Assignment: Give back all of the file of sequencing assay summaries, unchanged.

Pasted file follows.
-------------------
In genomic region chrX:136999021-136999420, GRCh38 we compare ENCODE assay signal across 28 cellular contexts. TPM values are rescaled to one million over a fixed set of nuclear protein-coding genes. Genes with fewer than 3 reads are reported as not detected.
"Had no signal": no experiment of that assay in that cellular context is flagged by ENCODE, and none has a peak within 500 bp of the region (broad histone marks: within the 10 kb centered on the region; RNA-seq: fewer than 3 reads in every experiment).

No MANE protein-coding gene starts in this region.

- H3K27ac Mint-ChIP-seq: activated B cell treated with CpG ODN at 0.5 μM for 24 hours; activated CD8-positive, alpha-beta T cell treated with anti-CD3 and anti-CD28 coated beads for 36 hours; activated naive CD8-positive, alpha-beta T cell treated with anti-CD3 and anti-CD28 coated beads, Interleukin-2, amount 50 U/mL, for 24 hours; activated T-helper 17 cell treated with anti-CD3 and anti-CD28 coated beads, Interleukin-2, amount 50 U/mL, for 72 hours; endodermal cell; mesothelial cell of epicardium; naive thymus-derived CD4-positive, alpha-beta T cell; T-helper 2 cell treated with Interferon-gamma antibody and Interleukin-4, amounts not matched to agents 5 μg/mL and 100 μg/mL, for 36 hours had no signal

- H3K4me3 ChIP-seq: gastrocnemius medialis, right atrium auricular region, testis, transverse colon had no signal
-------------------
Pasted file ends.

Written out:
In genomic region chrX:136999021-136999420, GRCh38 we compare ENCODE assay signal across 28 cellular contexts. TPM values are rescaled to one million over a fixed set of nuclear protein-coding genes. Genes with fewer than 3 reads are reported as not detected.
"Had no signal": no experiment of that assay in that cellular context is flagged by ENCODE, and none has a peak within 500 bp of the region (broad histone marks: within the 10 kb centered on the region; RNA-seq: fewer than 3 reads in every experiment).

No MANE protein-coding gene starts in this region.

- H3K27ac Mint-ChIP-seq: activated B cell treated with CpG ODN at 0.5 μM for 24 hours; activated CD8-positive, alpha-beta T cell treated with anti-CD3 and anti-CD28 coated beads for 36 hours; activated naive CD8-positive, alpha-beta T cell treated with anti-CD3 and anti-CD28 coated beads, Interleukin-2, amount 50 U/mL, for 24 hours; activated T-helper 17 cell treated with anti-CD3 and anti-CD28 coated beads, Interleukin-2, amount 50 U/mL, for 72 hours; endodermal cell; mesothelial cell of epicardium; naive thymus-derived CD4-positive, alpha-beta T cell; T-helper 2 cell treated with Interferon-gamma antibody and Interleukin-4, amounts not matched to agents 5 μg/mL and 100 μg/mL, for 36 hours had no signal

- H3K4me3 ChIP-seq: gastrocnemius medialis, right atrium auricular region, testis, transverse colon had no signal